had enjoyed for learning the saving truth of God. He had had good teachers; and from his veryinfancy he had been, by his knowledge of the Scriptures, made wise unto salvation throughfaith in Jesus Christ. The expression, “sacred writings,” here employed (ver 15), is a technicalone, not found elsewhere in the NT, it is true, but occurring currently in Philo and Jos todesignate that body of authoritative books which constituted the Jewish “Law.” It appearshere anarthrously because it is set in contrast with the oral teaching which Timothy hadenjoyed, as something still better: he had not only had good instructors, but also always “anopen Bible,” as we should say, in his hand. To enhance yet further the great advantage of the possession of these Sacred Scriptures the apostle adds now a sentence throwing their naturestrongly up to view. They are of Divine origin and therefore of the highest value for all holy purposes.
There is room for some difference of opinion as to the exact construction of thisdeclaration. Shall we render “Every Scripture” or “All Scripture” Shall we render “Every[or all] Scripture is God-breathed and [therefore] profitable,” or “Every [or all] Scripture, being God-breathed, is as well profitable”? No doubt both questions are interesting, butfor the main matter now engaging our attention they are both indifferent. Whether Paul,looking back at the Sacred Scriptures he had just mentioned, makes the assertion he isabout to add, of them distributively, of all their parts, or collectively, of their entire mass,is of no moment: to say that every part of these Sacred Scriptures is God-breathed and tosay that the whole of these Sacred Scriptures is God-breathed, is, for the main matter, allone. Nor is the difference great between saying that they are in all their parts, or in their whole extent, God-breathed and therefore profitable, and saying that they are in all their  parts, or in their whole extent, because God-breathed as well profitable. In both casesthese Sacred Scriptures are declared to owe their value to their Divine origin; and in bothcases this their Divine origin is energetically asserted of their entire fabric. On the whole,the preferable construction would seem to be, “Every Scripture, seeing that it is God- breathed, is as well profitable.”In that case, what the apostle asserts is that the Sacred Scriptures, in their every several passage—for it is just “passage of Scripture” which “Scripture” in this distributive use of it signifies—is the product of the creative breath of God, and, because of this its Divineorigination, is of supreme value for all holy purposes.It is to be observed that the apostle does not stop here to tell us either what particular  books enter into the collection which he calls Sacred Scriptures, or by what preciseoperations God has produced them. Neither of these subjects entered into the matter hehad at the moment in hand. It was the value of the Scriptures, and the source of that valuein their Divine origin, which he required at the moment to assert; and these things heasserts, leaving to other occasions any further facts concerning them which it might bewell to emphasize. It is also to be observed that the apostle does not tell us hereeverything for which the Scriptures are made valuable by their Divine origination. Hespeaks simply to the point immediately in hand, and reminds Timothy of the value whichthese Scriptures by virtue of their Divine origin, have for the “man of God.” Their spiritual power, as God-breathed, is all that he had occasion here to advert to. Whatever other qualities may accrue to them from their Divine origin, he leaves to other occasionsto speak of.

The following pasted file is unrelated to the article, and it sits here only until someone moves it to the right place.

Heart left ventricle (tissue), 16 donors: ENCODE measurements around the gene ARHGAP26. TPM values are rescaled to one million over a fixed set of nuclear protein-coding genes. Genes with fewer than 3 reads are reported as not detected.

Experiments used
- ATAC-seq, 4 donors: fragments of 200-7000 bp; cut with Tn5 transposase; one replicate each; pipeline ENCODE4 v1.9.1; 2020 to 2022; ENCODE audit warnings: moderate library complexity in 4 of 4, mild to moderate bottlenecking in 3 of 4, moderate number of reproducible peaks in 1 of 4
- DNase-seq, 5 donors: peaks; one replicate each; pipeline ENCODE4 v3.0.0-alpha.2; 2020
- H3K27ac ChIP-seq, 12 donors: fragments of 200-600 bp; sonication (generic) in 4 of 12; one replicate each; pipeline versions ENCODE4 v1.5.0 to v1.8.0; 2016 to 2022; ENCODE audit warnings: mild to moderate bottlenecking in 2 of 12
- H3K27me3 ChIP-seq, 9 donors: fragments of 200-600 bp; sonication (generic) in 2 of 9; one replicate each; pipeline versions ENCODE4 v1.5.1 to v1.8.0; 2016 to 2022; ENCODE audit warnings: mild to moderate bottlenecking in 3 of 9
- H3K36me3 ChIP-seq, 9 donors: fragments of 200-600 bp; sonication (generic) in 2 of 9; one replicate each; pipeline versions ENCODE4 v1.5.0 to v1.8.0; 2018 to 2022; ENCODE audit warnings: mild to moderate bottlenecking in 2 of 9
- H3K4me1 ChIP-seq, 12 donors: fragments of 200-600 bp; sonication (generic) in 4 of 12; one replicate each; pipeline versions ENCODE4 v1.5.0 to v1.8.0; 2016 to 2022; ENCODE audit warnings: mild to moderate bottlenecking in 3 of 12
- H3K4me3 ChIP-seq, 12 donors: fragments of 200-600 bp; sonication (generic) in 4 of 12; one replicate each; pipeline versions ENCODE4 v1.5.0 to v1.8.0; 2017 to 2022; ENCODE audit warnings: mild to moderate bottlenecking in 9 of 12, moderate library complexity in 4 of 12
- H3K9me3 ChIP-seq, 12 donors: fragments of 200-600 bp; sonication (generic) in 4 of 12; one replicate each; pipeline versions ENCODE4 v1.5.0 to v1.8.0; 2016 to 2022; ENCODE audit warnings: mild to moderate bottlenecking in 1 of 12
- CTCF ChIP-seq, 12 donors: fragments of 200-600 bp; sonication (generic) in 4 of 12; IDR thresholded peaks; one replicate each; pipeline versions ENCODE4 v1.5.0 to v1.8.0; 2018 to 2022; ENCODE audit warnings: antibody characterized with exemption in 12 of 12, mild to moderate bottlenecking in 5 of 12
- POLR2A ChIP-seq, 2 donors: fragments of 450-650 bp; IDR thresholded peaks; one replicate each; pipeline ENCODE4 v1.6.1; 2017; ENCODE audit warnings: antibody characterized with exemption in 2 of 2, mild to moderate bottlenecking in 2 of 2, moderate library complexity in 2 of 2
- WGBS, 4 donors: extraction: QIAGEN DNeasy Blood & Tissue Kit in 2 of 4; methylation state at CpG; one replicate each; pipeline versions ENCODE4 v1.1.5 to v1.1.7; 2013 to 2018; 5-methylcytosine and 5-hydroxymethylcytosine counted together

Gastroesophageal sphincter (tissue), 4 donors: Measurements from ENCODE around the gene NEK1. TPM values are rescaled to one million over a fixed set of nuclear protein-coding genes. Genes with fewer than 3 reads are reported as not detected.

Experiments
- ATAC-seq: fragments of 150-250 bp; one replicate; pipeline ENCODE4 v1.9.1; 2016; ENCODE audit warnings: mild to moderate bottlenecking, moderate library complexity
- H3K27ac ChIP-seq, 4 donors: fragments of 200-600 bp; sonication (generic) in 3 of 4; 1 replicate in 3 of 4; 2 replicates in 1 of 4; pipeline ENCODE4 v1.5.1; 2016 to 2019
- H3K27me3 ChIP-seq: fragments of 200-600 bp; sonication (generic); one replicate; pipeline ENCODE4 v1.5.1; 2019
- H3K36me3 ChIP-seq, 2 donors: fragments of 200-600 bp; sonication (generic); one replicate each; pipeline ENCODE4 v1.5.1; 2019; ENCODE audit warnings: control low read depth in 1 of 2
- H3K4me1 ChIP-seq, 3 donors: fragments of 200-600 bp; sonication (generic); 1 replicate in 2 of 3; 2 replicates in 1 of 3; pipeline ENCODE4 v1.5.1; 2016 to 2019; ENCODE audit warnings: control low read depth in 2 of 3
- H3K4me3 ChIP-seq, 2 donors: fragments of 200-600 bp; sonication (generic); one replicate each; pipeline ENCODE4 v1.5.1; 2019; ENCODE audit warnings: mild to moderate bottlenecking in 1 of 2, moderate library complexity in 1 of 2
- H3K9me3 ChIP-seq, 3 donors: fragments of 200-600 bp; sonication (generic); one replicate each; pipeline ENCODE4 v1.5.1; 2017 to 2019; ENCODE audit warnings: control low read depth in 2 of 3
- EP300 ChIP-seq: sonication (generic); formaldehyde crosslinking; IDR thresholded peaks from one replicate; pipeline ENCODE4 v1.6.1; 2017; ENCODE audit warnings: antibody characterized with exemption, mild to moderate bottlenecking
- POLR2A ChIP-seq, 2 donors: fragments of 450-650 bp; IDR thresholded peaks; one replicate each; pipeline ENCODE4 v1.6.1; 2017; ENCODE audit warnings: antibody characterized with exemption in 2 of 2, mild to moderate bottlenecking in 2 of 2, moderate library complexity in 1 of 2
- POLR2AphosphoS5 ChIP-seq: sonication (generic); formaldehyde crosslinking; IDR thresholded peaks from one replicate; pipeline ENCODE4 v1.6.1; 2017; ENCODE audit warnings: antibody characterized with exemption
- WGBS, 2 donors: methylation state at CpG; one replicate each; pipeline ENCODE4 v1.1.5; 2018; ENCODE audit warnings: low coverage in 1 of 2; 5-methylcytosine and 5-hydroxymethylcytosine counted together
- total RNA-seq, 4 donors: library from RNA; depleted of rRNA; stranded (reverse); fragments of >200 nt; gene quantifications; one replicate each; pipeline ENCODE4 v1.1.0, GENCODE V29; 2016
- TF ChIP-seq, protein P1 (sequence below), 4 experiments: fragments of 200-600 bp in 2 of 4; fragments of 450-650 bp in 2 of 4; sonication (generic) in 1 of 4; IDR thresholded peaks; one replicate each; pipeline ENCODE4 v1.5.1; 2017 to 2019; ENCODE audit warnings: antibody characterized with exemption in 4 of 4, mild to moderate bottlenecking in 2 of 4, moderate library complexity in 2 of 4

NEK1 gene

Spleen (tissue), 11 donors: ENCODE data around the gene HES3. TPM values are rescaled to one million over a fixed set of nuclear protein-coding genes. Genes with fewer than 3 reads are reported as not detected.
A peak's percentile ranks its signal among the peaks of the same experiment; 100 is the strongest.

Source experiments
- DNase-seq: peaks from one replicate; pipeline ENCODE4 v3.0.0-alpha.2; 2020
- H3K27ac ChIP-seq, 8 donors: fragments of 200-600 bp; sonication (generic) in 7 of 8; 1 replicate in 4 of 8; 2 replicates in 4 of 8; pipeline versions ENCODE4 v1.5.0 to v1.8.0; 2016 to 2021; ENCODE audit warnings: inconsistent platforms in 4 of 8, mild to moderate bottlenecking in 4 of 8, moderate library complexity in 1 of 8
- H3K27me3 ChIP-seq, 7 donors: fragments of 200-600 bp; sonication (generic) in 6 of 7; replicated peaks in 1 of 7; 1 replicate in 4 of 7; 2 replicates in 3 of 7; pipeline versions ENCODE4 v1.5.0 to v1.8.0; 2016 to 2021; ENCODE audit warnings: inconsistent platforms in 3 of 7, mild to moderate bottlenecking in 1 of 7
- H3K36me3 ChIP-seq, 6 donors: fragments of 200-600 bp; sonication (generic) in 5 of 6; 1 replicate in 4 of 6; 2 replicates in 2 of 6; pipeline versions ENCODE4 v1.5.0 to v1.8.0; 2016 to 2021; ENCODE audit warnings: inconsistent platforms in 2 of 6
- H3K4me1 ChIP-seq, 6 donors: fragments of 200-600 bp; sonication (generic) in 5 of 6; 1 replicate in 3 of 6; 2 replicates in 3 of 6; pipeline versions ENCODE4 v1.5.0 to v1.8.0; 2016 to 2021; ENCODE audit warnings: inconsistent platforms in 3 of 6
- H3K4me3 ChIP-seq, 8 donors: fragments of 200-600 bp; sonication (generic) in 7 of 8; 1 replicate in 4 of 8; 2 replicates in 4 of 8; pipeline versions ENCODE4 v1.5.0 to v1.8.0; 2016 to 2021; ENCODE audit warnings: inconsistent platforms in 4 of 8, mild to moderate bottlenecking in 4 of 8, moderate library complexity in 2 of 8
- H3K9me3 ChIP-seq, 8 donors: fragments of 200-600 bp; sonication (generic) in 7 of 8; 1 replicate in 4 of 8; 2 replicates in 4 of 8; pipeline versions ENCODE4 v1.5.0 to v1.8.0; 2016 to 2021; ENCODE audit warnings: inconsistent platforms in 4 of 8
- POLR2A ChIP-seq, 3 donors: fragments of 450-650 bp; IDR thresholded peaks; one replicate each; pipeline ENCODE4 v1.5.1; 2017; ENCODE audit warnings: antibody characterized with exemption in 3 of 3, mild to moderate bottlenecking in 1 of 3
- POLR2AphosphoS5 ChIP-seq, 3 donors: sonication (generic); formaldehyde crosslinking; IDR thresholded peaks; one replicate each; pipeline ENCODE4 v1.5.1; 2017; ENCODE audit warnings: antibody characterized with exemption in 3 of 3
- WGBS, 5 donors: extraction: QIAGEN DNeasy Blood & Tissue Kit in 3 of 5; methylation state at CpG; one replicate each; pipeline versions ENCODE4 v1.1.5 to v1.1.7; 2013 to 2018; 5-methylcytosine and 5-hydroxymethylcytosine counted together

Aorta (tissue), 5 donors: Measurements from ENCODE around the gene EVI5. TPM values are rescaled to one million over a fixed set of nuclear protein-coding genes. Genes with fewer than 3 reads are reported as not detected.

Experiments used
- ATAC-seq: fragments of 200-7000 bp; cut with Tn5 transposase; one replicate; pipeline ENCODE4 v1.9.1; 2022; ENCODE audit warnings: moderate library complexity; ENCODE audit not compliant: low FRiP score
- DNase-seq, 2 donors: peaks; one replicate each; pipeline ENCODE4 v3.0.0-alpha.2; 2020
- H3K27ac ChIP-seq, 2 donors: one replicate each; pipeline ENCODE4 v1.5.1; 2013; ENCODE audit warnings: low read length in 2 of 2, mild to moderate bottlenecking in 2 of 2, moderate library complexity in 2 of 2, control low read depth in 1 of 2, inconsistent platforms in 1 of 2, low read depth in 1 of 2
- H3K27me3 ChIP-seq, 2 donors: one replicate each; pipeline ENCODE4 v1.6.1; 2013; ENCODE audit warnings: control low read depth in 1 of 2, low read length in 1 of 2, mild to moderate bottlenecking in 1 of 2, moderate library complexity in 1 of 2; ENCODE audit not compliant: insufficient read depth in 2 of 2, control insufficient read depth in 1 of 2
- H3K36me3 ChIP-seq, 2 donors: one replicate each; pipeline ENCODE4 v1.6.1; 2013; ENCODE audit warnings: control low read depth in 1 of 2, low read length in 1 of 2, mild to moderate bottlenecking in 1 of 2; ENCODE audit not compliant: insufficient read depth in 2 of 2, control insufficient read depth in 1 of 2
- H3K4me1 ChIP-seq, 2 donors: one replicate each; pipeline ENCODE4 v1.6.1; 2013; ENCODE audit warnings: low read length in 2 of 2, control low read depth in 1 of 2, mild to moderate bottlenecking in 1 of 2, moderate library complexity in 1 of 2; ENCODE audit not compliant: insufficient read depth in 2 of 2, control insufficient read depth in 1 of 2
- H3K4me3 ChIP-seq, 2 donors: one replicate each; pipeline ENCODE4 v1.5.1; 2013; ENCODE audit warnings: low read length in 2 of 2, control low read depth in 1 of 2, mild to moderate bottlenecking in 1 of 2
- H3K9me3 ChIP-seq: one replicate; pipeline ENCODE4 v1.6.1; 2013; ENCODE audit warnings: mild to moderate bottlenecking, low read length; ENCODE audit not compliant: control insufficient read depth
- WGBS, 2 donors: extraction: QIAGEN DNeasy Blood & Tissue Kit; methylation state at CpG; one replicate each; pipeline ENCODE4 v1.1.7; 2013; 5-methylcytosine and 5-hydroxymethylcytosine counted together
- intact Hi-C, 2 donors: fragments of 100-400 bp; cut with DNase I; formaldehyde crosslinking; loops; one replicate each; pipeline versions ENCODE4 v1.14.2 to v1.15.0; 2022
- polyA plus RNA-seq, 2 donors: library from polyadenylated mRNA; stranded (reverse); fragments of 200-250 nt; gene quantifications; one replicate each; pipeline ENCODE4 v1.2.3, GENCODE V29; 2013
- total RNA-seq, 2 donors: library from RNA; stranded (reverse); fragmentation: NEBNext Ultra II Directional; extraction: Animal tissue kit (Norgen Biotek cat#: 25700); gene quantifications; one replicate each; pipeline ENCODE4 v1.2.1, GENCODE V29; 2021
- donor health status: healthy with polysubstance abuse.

(2) 2 Pet
1
19-21: What Paul tells us here about the Divine origin of the Scriptures is enforcedand extended by a striking passage in 2 Pet (
1
19-21). Peter is assuring his readers that whathad been made known to them of “the power and coming of our Lord Jesus Christ” did notrest on “cunningly devised fables.” He offers them the testimony of eyewitnesses of Christ’sglory. And then he intimates that they have better testimony than even that of eyewitnesses.